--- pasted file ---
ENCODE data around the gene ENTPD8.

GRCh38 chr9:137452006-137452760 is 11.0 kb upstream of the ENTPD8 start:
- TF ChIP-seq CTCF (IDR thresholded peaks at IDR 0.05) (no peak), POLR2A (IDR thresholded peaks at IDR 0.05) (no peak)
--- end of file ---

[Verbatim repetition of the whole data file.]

ENCODE data around the gene ENTPD8.

GRCh38 chr9:137452006-137452760 is 11.0 kb upstream of the ENTPD8 start:
- TF ChIP-seq CTCF (IDR thresholded peaks at IDR 0.05) (no peak), POLR2A (IDR thresholded peaks at IDR 0.05) (no peak)